Cosmic detectives are investigating a case of mistaken stellar identity: An exploding star that was once thought to be the oldest recorded nova -- a nuclear explosion on the surface of a dead star -- was more likely caused by the merger of two stars.
In 1670, a bright new star appeared in the constellation Cygnus, the Swan, and stayed there for two years -- you can see the location of the new stars in this video. The short-lived star was grouped into the "nova" category, but over the last 30 years, astronomers have been questioning its identity.
A new research paper that examines the chemical makeup of the crime scene may be the final nail in the coffin. The researchers suggest that the so-called nova is instead the oldest example of another type of stellar explosion sometimes called a "red nova" -- a somewhat newly-discovered phenomenon that scientists are still working to understand. [Photos of Supernova Star Explosions]
A new star in the sky
In 1670, a new star appeared just above the head of the swan that makes up the constellation Cygnus. Many astronomers took note of this newcomer, so its appearance and life span are well documented. It was dubbed Nova Vul 1670 -- at the time, "nova" referred simply to any new star.
In the last 300 years, however, the word "nova" has taken on a much more specific and scientific meaning.
By today's definition, a classic nova is an explosion that takes place on the surface of a white dwarf -- the small, dense, nugget of leftover material from a star that has stopped burning. The white dwarf syphons material away from another nearby star, the pressure builds up on its surface and a nuclear reaction releases an incredible burst of energy. (Unlike Type Ia supernovas, which start in a similar fashion, the white dwarf in a nova is expected to survive through the explosion.)
Many things about CK Vulpeculae's identity as a nova just don't line up, said Tomasz Kaminski, a postdoctoral fellow at the European Southern Observatory.
For example, novas tend to burn in the sky for days -- not years, as CK Vulpeculae did. Plus, the new star of 1670 didn't disappear right away. After two years, it faded, then reappeared, then faded for good -- which is very unusual for a nova, Kaminski said. And observations have shown that CK Vulpeculae's temperature is much lower than that of a nova, where the radiation from the nuclear reaction continues to generate heat after the explosion is done, Kaminski said.
The new study, which is detailed in the March 23 edition of the journal Nature, may finally strip CK Vulpeculae of its "nova" title. Kaminski and his co-authors looked at the different molecules present in the wreckage of CK Vulpeculae, and found a profile that they say cannot be created by a classical nova.
But if CK Vulpeculae isn't a nova, then what is it?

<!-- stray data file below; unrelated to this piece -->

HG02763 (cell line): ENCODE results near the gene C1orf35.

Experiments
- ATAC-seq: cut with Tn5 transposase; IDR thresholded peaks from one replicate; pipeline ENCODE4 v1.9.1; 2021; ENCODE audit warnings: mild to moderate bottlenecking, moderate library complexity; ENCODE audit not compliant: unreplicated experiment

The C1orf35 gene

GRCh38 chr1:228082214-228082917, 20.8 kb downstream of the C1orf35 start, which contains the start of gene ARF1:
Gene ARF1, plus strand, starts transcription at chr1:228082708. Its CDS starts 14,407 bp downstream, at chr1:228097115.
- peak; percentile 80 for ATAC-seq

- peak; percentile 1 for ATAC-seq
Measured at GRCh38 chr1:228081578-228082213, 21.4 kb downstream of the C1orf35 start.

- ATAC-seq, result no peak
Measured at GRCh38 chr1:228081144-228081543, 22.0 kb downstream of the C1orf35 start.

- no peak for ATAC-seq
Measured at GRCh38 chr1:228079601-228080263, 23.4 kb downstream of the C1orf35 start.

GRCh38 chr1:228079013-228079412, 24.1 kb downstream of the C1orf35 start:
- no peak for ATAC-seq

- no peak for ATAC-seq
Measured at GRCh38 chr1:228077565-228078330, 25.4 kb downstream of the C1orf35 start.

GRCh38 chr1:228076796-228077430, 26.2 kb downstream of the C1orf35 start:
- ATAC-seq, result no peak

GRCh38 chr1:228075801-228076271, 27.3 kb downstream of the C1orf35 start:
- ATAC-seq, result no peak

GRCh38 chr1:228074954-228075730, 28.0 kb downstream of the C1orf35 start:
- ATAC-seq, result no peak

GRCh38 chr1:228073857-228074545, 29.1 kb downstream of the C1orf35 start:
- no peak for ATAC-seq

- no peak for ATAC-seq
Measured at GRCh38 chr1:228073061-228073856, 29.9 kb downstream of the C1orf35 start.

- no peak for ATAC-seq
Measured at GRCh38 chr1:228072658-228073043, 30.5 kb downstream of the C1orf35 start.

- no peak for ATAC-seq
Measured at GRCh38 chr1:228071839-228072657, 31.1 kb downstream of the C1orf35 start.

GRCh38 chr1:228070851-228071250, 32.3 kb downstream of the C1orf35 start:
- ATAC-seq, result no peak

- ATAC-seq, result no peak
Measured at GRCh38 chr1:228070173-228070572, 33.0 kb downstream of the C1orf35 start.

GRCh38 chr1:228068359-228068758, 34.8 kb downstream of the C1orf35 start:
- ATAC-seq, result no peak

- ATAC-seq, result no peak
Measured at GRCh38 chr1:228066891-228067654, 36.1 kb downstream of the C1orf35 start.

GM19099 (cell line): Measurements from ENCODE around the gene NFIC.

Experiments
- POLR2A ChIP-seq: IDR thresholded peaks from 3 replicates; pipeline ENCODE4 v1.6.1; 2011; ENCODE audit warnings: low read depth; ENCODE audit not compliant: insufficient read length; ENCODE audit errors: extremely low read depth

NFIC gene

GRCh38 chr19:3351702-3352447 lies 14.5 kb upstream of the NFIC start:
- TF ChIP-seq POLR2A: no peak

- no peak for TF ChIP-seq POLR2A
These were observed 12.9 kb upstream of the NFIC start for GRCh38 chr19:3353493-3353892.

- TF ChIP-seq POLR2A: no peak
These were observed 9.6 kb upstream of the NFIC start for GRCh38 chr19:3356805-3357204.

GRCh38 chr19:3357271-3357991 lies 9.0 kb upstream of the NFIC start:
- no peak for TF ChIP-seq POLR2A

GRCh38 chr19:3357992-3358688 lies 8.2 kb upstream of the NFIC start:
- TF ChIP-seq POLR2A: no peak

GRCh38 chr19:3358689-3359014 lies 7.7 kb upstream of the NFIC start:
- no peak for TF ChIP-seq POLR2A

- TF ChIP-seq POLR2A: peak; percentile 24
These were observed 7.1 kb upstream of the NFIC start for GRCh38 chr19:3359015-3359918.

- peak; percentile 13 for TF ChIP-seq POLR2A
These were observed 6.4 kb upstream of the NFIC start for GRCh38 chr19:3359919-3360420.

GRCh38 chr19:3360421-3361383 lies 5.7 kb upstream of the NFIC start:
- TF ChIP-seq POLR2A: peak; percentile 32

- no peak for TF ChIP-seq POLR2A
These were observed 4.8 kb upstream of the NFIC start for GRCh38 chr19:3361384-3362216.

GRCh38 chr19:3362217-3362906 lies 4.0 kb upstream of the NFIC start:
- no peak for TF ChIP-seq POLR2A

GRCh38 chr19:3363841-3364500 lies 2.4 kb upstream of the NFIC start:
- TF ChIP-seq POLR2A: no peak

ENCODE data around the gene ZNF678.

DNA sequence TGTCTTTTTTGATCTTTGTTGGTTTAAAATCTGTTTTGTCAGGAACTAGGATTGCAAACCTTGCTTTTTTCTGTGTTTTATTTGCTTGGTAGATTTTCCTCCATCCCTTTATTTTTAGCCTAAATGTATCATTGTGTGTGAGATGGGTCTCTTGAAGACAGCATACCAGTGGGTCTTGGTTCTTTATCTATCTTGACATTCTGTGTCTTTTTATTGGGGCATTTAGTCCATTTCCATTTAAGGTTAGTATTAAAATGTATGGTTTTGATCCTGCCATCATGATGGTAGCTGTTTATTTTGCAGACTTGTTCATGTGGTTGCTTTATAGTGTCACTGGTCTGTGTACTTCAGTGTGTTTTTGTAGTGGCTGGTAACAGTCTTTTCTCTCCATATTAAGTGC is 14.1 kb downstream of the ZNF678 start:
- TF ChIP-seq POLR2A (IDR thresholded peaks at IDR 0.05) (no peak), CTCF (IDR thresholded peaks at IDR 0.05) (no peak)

In the new paper, Kaminski and his colleagues argue that CK Vulpeculae is a phenomenon with multiple names in scientific literature. They've been called red novas, red transients, luminous red transients and intermediate luminous optical transients (ILOTs), among others.
"People who study these red nova realized all the observations we have of these objects can be explained only if they explode as [an] effect of a collision and a merger of two stars," Kaminski said.
The notion that a red nova could be a unique category of stellar explosion took hold in 2008, when astronomers watched two stars in a system orbit in toward each other and produce an explosion with the characteristics of a red nova, Kaminski said.
"Many of the novae we know from historical records could be this type; it's just that people observe them during the outburst, and then no one really cared what happened with them," Kaminski said. "And that's why they didn't realize maybe we're dealing with some new phenomenon."
Previous groups have suggested that CK Vulpeculae is a red nova. What Kaminski and his group have provided is the first look at the molecular profile of one of these objects, which he said is distinct from other stellar explosions. [Star Quiz: Test Your Stellar Smarts]
"This is a major step," he said. The chemical profile shows the presence of molecules and isotopes that are strange compared to other types of stellar explosions, including classical novas, Kaminski said. In fact, the profile is actually somewhat unique among red nova, which may be a product of CK Vulpeculae's age -- perhaps something happens in these red novas over time that produces a unique bouquet of chemicals, he said.
The researchers made their observations with the submillimeter-wavelength Atacama Pathfinder Experiment (APEX) telescope and Effelsberg radio telescope.
Kaminski cautioned that scientists are still working to demonstrate that red novas are, in fact, the products of stellar mergers.
Noam Soker, an astrophysicist at the Technion Israel Institute of Technology, was one of the scientists who previously suggested that CK Vulpeculae was a red nova. He and some of his colleagues have theorized that red novas are not the result of suddenly stellar mergers but rather are produced by the gradual accretion of matter from one star to another. He and Kaminski said one thing that would help clarify the cause of a red nova would be observations inside the clouds of debris, to see the stars that remain there.
Kaminski said that, right now, the available evidence suggests that CK Vulpeculae is a red nova. But it's possible that in 10 years, someone will come up with a different explanation for how this stellar explosion came to be.
"This is science and astronomy: You propose something new, and everyone is welcome to find supporting evidence, or disprove it with some new theory or new observations," he said.